"While reading Louisa May Alcott's book Little Men to the children during lunch, my daughter insightfully comments on the character Daisy.
"Mom"she says "this must have been at the time when children were allowed to be young."
"Tell me more about that sweetheart."
"Well, Daisy is 12 and she can still play with dolls and her Aunt likes to read her stories. It is not like today, where every one is in such a hurry to grow the children up, and want them to talk about the news and worry about adult things." she quips.
My heart broke listening to her insight that the window is so short for childhood.
And it is getting shorter.
Have you noticed the pressure placed on our children in today's fast paced society?
Children are expected at a very young age to understand complex adult situations, politics, world concerns, and national crises. They are entertained with media of disturbing images, coquettish relational dynamics, and child characters burdened by the world on their shoulders. Children are dressed as little adults, and not exactly modestly clad. They are abandoned to peer groups while expected to negotiate those relations bereft of adult guidance and direction.
Free play is often removed because of the anxiety for children to excel at younger and younger ages. The average 3-6 year old has scant few hours in the day to dig a hole, climb a tree, sit in a swing, sing, dance in circles, build with blocks, day dream on a couch, dress up as their favorite book character, or roll around in the grass.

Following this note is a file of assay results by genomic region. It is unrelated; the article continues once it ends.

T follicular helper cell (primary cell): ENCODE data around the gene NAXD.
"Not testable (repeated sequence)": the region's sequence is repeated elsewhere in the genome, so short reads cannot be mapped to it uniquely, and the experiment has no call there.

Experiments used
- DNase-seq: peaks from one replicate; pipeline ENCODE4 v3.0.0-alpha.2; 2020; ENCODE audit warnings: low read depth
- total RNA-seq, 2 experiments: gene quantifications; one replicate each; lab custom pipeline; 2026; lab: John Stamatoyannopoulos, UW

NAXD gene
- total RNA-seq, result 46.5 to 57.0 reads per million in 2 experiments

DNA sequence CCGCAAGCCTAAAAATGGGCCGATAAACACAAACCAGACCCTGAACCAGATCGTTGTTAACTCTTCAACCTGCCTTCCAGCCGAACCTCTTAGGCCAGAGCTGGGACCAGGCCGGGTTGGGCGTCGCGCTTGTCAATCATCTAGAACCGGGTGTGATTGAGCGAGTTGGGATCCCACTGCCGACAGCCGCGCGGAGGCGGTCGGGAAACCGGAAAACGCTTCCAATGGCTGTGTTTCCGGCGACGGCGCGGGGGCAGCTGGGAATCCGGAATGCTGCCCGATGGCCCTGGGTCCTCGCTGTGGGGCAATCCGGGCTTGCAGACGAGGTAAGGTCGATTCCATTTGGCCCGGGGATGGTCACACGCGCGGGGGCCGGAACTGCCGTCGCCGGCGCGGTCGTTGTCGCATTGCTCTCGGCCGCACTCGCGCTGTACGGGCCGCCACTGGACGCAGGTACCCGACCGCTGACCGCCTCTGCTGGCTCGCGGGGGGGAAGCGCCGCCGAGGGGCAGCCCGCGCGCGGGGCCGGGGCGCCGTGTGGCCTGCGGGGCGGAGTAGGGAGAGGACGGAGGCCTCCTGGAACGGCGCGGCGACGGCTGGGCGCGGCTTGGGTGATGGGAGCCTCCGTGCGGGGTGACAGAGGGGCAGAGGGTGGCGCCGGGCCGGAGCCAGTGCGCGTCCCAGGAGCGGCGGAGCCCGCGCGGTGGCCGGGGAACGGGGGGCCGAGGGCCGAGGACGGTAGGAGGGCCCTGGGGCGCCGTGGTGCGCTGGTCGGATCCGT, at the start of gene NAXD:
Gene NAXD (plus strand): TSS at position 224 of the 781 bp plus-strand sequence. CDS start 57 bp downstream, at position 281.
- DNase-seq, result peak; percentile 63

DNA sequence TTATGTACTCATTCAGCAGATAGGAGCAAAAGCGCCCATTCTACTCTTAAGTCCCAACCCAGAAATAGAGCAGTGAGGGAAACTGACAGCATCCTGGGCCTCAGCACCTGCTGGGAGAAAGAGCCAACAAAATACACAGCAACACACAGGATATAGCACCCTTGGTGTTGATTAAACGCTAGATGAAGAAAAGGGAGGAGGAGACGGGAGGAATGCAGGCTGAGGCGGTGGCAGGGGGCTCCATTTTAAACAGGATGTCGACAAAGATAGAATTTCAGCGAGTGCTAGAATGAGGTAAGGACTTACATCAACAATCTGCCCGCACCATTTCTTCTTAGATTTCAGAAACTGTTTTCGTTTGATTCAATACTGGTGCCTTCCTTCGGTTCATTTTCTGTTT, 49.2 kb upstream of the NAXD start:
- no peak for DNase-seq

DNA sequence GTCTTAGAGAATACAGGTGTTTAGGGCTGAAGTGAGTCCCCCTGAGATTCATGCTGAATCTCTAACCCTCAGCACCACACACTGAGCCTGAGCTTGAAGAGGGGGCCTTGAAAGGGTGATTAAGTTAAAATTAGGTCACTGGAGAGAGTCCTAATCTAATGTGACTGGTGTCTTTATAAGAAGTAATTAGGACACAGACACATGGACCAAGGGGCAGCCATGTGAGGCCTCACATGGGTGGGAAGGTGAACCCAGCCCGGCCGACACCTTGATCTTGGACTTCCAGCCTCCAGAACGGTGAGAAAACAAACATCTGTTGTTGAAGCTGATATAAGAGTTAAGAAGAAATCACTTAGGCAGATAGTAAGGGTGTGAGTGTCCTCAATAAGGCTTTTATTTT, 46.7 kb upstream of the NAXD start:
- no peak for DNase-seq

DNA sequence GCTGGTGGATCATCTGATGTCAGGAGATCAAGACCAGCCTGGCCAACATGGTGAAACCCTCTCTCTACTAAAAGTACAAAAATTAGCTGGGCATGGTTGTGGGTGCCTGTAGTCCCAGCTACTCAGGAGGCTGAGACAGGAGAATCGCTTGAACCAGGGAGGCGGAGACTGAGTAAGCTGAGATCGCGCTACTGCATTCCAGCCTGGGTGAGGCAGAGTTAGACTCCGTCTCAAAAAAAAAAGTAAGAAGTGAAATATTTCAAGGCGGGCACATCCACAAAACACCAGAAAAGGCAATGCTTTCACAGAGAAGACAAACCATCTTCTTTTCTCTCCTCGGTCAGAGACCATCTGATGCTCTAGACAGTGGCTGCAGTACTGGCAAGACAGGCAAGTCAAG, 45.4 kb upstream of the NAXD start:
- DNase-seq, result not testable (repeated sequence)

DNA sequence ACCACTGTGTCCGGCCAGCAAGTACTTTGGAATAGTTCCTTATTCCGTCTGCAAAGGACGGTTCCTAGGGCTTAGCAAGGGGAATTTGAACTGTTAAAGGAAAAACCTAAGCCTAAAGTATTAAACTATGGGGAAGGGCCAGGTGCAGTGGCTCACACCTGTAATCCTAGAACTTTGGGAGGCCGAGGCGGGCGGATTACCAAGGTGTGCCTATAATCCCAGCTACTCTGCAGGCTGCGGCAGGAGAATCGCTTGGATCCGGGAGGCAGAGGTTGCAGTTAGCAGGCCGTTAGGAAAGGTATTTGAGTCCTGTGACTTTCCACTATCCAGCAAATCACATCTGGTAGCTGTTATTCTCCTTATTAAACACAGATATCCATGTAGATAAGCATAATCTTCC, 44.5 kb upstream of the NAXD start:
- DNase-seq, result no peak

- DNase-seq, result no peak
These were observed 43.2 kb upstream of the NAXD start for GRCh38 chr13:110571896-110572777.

The average 7-12 year old has no time for such childish pursuits.
What is the solution? What can we do about this? How can we reverse these trends in our own families?
It is very complicated. And yet, we can start with something simple. A dose of patience.
Seems simple, but as I try it myself, I find it very challenging.
If we could meditate on the fact that our children very soon will be older. If we can just believe that there will come the day for that life stage. Then, we can rest in that knowledge.
If we can realize, they will never again be children, that the innocence of their age will quickly pass, we will become advocates of an unhurried childhood. We can engage this life stage with a focus vigilance against anything that would seek to destroy it.
We can slow down, and let them be children.
Then, when they are older, when they are ready, they can jump into the adult stage with joy. Having fully realized their childhood, they can become adults unimpeded and with gusto. Having waited for the season of friendships, world pursuits and adult problems, they will find themselves anxious to get started on their maturing.
Can you try with me to slow down and give your children the childhood they so long for? Can we, together, find patience and trust in God's timing to guide your way?
May we all be able to see, when we look back on our children's first years, a childhood.
"When I was a child, I talked like a child, I thought like a child, I reasoned like a child. When became a man, I put childish ways behind me" -1 Corinthians 13:11